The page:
We went to New York. It was good. Not only did we fail to need to kill one another, we often enjoyed one another's company.
Our hotel and my father, looking like a Hopper painting LBJ photo
My mom had found a hotel that gave us two rooms (I could go to sleep!) for $149/night. My parents had the one on the street side and were not happy with the noise or the mattress, and though the hotel had a $10/day internet scheme the room was in a nearly dead zone. My room was quiet, my bed was fine, and we had a microwave and a tiny fridge so I had proper early morning tea. I loved it.
And my parents liked the Danubian exhibition, which, as well as being small but choice, was free admission.
Funerary figurines. At least they were from a grave. LBJ
We regretted not taking more pictures, since we didn't know they were allowed as long as they were not with a flash. Although the NYT article has an excellent slideshow, they left out my favorite bowl. It had a little naked clay couple in the bottom of it.
We ate simply. My father is allergic to gluten and my mother doesn't do dairy, and the smell of the pizzerias we passed wafted unanswered. The price of NY restaurants was breathtaking (a very nice unspecial lox and onion omelet was $12.95, but two eggs any style was $7.95) and the portions were too big. But it was tasty, and I like the Bialy very much. Something like a cross between a bagel and an English muffin.
We went to the opera, as my mother loves the opera; my daughter imported herself from New Jersey and joined us at Lincoln Center. I am not much for concrete structures and I missed the gorgeous pseudo-classicism of older concert halls, but it was not bad inside despite having no murals of half-naked people.
Swarovski crystals are always welcome. LBJ
The opera itself was Stiffelio, a strange tale of jealousy and maybe forgiveness among the 19th c. Protestants. This had an unfortunate effect on the costumes (black) and all of us wondered why Verdi thought it had been a good idea to write. I thought a couple of zombies would have helped a lot, or some poisoning or an elephant. Apparently you are allowed to have opera without any of these. I am told they sang very well. I don't think I am made for Culture, at least not High Culture.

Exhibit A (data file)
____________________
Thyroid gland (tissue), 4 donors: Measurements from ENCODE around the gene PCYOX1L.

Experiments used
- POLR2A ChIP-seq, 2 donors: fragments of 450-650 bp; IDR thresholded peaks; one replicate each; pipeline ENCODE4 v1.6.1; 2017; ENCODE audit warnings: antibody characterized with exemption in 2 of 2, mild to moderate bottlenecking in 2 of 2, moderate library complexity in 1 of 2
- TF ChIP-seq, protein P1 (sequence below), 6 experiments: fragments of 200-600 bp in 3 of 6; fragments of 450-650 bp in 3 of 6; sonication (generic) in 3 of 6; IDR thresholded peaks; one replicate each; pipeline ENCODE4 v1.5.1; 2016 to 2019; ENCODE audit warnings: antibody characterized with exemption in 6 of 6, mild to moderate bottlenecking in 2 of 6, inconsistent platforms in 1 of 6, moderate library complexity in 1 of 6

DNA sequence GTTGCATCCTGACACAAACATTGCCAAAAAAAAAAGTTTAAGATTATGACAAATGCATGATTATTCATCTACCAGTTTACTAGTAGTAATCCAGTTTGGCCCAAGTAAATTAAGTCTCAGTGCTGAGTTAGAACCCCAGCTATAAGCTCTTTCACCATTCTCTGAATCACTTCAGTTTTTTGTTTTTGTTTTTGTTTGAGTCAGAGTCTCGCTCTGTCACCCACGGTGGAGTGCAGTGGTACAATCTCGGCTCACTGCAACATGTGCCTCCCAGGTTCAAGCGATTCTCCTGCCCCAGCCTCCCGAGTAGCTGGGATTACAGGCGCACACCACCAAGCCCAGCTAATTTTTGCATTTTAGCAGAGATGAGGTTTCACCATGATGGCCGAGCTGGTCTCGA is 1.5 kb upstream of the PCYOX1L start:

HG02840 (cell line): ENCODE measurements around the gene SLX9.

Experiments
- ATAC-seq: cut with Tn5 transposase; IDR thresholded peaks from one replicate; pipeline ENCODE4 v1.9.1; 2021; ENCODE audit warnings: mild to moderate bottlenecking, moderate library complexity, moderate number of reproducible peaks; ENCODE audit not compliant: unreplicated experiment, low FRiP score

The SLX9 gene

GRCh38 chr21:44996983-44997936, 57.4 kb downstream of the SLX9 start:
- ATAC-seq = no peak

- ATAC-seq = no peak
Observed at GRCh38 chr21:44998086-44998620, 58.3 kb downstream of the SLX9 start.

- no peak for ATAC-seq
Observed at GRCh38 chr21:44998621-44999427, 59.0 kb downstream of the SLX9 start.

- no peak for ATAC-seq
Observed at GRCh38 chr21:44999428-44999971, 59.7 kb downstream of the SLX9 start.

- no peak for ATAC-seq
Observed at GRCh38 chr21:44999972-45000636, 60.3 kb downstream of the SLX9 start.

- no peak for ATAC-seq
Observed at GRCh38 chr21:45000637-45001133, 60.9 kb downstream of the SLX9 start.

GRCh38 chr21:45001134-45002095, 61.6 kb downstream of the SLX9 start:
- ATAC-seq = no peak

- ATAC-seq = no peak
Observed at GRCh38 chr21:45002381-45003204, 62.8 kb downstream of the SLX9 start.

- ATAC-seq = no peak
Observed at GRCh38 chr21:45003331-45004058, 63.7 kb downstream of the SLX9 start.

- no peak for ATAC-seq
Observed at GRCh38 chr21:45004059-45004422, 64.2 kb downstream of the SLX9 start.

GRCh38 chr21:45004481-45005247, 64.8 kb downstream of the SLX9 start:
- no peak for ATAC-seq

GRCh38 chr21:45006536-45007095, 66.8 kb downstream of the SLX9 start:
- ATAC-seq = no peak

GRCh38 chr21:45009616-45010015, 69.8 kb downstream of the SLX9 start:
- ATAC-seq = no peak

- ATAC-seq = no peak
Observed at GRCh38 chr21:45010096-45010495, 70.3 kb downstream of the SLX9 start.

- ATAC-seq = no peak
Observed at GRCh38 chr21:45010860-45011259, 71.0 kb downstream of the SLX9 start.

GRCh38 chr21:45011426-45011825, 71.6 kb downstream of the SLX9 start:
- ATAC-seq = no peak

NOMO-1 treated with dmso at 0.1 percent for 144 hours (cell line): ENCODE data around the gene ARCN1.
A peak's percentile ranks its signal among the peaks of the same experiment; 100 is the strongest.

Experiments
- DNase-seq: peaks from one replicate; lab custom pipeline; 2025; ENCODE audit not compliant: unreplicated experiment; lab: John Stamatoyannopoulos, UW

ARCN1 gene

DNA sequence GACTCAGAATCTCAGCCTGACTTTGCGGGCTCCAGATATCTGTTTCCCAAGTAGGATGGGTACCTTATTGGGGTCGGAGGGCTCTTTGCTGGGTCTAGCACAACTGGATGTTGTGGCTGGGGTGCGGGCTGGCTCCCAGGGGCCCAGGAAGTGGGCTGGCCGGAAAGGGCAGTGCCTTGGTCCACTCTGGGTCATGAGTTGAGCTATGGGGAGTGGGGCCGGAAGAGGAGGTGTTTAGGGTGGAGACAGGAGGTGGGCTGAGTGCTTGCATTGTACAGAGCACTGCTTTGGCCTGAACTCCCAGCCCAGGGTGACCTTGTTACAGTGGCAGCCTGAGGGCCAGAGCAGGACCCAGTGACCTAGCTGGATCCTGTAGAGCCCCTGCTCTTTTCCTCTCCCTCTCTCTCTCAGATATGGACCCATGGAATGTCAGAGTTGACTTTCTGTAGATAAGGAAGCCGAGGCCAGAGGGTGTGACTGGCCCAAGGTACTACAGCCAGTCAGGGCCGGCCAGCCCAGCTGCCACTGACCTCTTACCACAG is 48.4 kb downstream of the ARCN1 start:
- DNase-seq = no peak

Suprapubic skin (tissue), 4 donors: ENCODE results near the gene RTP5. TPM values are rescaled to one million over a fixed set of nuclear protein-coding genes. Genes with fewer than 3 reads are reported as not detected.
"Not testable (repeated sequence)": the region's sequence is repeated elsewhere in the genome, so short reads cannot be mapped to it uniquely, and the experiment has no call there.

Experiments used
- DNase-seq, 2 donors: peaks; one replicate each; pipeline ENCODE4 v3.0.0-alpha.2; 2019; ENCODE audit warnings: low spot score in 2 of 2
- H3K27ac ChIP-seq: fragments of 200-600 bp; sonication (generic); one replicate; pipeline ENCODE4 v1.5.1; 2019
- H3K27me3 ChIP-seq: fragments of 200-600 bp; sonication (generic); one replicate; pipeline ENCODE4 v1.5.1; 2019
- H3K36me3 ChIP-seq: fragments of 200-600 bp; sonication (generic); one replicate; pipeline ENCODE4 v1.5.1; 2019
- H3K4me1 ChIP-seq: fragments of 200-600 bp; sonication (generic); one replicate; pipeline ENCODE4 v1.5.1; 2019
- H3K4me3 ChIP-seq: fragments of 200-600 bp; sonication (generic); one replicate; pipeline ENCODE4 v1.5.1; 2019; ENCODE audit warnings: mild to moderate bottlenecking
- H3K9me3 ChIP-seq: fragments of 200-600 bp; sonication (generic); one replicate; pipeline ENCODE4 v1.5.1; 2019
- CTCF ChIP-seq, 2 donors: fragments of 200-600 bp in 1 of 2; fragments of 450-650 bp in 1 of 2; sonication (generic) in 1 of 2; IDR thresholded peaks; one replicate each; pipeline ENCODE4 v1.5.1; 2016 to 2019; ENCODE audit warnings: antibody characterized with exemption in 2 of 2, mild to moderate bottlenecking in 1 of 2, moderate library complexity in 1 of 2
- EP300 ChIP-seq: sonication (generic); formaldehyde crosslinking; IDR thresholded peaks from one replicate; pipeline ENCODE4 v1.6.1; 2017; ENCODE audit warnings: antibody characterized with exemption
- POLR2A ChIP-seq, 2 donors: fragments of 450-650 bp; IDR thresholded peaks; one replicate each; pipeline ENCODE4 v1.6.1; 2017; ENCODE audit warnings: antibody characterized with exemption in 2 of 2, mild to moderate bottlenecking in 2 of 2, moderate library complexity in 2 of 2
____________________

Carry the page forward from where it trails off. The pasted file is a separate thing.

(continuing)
The Silk Road Exhibit at the American Museum of Natural History (why here?) was okay, but for me it exemplified many of the stupidest tendencies of modern museum-ship. It had a couple of interactive things (mostly broken machines to 'stamp' your 'passport;' some much better perfume amphora to smell) and a lot of 'gee! look!' kind of commentary. But they were trying to describe a long stretch of caravan route over several hundred years, and as a result I had no feeling of any place at any time, and it was bit like generic Orientalism, which was almost certainly not what they wanted to do. On the plus side, my father had never heard of the place and said it was a decent introduction. I'm a history snob, I guess.
But the book store was great, containing several of my favorite books in a very select sample, and I bought The Mind in the Cave.
One way and another we ended up at MOMA without time to look at the museum properly, so we did the tacky but satisfying thing and went to the gift shop(s). They were overpriced but delightful, and now I know where ThinkGeek gets some of its stuff.
We were very lucky with the weather; I have been so very cold in New York, and although it was sometimes a little breezy, it was mostly above freezing and sunny, very walkable. I love New York. I was sad not to see Beckett (LOTS of police presence, though, and nasty murder on the TV)or Mia but it was pretty cool anyhow. It started to drizzle as we made our way to Penn Station.
I like travel by train. I took the bus from Concord to Boston and back, and that went very seamlessly as well.
Then I came down with my father's cold and had to sleep all last week. It was a fluent headcold. My brain was on hiatus; I have found great comfort in punctuating the Castle transcripts at the Dustjackets wiki. And the transcribers say they are delighted since they are just trying to get the damned things written out and to hell with the hyphens and commas!(shocking.) They are otherwise really fine internet friends. Since I have been trying to finish a regular plain-vanilla (except for the soapboxes, which taste about as good as you would suppose in a vanilla confection) police procedural fanfic, the wiki has been useful. I am not going to defend fanfic right now, but of course I wouldn't feel like it if it weren't several rungs down from pulp fiction. But it feels good and leaves no marks so I am doing it (and at least I'm not a furry). (You should look at the link in the previous sentence, it might weird you out or it might make you give the Smile of Recognition).
And last week I went to the SCA market in Manchester, but my cleavage would not behave and I felt like this. I behaved well and only bought a cup and a bowl and a book.
And now I must be human, as there is the SCRAP party tomorrow. Every year lately we have it in the NHDHR office building, which has no possible sightline for a decent photograph, although it does have heating (which is why we no longer have it in the much more picturesque State Library, which does not have heat on weekends). There will be food, and I must make some.
And finally, on a seasonal note: I survive every winter hanging onto Groundhog Day, or Candlemas, or Imbolc, when I KNOW the light will have improved, and by Copernicus, it has! Still light at 5pm, the analemma is making it hard to sit by an SE window between 8:30 and 10 am, and this morning a chickadee made the first 'Hey, Baby?' call of the year.